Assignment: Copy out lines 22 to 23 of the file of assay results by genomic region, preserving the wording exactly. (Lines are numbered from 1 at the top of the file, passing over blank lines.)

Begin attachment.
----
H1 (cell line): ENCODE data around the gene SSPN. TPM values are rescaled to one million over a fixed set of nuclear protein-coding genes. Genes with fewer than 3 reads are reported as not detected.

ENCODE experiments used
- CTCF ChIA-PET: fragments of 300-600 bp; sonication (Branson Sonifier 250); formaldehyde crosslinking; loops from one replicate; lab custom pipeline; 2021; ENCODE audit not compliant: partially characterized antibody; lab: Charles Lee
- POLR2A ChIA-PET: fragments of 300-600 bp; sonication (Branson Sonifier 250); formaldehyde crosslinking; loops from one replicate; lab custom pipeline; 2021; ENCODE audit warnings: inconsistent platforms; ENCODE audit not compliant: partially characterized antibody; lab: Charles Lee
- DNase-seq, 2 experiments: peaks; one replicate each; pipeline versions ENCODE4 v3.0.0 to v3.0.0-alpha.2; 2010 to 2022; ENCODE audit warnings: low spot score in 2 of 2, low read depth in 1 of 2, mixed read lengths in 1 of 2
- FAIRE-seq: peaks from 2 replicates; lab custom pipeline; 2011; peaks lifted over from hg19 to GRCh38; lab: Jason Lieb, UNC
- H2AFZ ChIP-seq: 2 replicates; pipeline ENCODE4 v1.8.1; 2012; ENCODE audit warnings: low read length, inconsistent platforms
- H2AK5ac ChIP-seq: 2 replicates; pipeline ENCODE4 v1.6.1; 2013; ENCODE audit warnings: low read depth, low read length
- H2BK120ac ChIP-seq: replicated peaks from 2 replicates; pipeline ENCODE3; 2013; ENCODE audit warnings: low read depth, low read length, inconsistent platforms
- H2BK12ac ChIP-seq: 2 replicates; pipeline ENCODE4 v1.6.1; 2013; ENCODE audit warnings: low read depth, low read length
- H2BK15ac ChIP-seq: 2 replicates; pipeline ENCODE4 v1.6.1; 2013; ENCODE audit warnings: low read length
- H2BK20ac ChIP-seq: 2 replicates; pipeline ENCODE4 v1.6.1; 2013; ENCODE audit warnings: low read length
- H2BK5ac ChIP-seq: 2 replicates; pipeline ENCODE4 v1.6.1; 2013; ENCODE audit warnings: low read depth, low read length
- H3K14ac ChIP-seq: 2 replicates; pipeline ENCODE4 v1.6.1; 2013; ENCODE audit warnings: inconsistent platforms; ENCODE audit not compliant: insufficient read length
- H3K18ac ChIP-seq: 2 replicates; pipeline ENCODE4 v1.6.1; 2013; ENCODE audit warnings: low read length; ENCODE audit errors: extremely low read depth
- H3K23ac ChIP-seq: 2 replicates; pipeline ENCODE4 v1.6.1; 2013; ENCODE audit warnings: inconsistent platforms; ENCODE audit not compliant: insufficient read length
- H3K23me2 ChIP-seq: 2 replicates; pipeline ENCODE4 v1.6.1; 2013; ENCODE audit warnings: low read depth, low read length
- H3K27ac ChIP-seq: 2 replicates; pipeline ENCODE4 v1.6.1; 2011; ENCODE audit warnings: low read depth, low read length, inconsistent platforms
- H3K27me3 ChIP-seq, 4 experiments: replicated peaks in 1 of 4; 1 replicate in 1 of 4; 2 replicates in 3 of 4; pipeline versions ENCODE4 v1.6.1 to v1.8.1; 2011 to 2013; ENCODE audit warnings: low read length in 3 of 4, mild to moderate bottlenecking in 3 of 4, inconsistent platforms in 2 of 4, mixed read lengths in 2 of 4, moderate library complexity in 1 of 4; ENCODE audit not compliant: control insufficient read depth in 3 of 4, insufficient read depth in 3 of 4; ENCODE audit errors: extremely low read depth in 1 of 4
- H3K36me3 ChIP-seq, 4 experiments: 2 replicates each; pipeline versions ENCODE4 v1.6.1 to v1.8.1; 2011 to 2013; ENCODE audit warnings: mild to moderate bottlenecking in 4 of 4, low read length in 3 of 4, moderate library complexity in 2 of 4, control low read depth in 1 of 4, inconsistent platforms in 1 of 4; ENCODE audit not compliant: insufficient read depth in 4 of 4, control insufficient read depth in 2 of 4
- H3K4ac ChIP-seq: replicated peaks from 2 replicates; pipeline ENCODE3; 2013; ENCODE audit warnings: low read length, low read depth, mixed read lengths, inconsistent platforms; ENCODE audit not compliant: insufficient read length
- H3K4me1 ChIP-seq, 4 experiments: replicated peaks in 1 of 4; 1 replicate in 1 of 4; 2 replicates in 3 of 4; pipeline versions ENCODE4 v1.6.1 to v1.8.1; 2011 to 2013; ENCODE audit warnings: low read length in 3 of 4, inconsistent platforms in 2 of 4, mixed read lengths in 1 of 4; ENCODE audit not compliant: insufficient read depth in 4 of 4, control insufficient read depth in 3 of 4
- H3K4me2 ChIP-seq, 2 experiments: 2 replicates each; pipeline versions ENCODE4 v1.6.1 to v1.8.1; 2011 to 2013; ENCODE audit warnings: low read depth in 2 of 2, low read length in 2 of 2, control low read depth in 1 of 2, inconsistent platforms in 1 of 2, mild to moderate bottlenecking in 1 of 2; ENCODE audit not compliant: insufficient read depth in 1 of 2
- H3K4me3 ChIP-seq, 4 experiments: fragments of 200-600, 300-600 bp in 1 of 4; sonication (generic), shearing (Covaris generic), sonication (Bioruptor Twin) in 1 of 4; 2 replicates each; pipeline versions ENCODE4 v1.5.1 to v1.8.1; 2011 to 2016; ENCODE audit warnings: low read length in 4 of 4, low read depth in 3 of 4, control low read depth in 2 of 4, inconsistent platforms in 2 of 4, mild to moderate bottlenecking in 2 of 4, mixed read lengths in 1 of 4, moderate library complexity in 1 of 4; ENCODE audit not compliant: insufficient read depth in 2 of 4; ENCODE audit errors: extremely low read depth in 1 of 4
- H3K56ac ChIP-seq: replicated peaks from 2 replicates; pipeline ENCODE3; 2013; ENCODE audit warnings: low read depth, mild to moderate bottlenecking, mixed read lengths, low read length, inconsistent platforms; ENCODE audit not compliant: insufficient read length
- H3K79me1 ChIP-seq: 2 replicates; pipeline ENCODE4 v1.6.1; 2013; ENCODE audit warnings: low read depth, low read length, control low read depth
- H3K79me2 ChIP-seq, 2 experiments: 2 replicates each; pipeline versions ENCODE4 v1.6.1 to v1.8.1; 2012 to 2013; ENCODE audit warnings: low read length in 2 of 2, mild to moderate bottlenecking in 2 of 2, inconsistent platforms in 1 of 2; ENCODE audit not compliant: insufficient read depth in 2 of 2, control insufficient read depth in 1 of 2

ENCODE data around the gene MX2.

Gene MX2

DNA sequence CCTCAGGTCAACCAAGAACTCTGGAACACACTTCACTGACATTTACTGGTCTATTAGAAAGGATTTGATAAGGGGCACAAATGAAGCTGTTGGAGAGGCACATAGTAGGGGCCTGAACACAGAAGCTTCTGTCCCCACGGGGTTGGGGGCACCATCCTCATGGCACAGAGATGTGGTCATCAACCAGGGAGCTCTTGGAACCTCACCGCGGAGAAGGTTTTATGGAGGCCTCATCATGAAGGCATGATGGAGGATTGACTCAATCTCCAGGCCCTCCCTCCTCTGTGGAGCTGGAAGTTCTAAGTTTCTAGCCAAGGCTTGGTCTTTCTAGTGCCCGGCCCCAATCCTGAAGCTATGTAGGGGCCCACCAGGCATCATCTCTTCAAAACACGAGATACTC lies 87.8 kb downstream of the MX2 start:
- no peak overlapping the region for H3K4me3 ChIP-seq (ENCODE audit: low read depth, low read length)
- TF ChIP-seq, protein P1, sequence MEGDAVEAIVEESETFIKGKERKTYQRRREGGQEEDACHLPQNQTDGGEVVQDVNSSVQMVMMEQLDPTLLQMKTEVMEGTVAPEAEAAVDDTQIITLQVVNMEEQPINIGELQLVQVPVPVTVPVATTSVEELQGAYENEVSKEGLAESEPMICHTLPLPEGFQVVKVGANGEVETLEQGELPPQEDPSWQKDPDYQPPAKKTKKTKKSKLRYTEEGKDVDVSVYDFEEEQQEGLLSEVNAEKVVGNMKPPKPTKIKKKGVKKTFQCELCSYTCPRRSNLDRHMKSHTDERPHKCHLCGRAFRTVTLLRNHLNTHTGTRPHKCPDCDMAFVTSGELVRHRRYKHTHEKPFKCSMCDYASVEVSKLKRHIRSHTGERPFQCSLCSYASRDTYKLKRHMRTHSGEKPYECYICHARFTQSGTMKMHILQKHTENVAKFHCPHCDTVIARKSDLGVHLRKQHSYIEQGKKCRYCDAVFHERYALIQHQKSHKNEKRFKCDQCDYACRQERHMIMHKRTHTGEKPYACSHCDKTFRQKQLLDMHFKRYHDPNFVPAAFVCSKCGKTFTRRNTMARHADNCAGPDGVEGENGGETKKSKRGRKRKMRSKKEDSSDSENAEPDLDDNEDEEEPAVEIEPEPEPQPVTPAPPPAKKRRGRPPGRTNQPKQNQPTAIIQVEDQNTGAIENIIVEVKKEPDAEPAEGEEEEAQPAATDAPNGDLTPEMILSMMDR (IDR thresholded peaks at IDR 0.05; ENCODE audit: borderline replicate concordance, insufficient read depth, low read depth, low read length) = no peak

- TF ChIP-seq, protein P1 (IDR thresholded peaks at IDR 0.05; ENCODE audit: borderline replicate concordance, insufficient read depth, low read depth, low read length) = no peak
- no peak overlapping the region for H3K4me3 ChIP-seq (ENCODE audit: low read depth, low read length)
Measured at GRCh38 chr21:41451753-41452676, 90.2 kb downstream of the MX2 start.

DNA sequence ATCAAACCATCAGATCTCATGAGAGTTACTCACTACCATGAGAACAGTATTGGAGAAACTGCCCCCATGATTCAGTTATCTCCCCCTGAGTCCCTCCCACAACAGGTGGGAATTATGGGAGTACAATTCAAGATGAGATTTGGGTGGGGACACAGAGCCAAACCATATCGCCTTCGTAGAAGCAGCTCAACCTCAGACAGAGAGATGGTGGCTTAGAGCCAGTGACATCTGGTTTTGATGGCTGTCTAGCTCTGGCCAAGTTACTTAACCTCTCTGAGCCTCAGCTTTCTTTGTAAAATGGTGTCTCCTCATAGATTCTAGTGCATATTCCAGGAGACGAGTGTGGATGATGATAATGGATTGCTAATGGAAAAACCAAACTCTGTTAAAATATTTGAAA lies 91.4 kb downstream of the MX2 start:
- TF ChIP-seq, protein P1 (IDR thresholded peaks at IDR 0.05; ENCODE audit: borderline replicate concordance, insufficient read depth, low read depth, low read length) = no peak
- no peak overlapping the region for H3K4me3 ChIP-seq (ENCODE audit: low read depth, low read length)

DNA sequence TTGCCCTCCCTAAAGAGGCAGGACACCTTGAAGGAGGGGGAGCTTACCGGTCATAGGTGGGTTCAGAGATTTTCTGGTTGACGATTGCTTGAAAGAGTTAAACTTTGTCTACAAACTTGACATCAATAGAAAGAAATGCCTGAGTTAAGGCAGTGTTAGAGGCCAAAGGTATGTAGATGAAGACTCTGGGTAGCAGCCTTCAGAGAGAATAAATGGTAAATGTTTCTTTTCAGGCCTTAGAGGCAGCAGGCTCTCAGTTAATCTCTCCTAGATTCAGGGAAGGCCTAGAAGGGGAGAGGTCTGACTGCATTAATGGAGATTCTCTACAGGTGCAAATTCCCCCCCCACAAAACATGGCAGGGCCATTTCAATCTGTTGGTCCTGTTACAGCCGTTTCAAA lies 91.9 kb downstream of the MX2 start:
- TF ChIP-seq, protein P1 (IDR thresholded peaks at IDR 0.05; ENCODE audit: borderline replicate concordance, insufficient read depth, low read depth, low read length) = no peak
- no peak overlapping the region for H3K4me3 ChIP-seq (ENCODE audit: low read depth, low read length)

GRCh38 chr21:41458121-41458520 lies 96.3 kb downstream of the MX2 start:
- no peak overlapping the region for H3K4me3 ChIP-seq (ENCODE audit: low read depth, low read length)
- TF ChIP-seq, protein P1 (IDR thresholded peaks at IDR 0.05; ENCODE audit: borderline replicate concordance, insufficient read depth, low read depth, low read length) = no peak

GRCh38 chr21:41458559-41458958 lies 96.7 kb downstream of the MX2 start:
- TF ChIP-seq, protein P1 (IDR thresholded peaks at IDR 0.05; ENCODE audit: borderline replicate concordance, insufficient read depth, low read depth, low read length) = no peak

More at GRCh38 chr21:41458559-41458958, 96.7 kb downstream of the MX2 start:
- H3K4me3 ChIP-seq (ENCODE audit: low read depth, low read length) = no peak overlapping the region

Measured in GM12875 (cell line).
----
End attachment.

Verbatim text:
- H3K4me1 ChIP-seq, 4 experiments: replicated peaks in 1 of 4; 1 replicate in 1 of 4; 2 replicates in 3 of 4; pipeline versions ENCODE4 v1.6.1 to v1.8.1; 2011 to 2013; ENCODE audit warnings: low read length in 3 of 4, inconsistent platforms in 2 of 4, mixed read lengths in 1 of 4; ENCODE audit not compliant: insufficient read depth in 4 of 4, control insufficient read depth in 3 of 4
- H3K4me2 ChIP-seq, 2 experiments: 2 replicates each; pipeline versions ENCODE4 v1.6.1 to v1.8.1; 2011 to 2013; ENCODE audit warnings: low read depth in 2 of 2, low read length in 2 of 2, control low read depth in 1 of 2, inconsistent platforms in 1 of 2, mild to moderate bottlenecking in 1 of 2; ENCODE audit not compliant: insufficient read depth in 1 of 2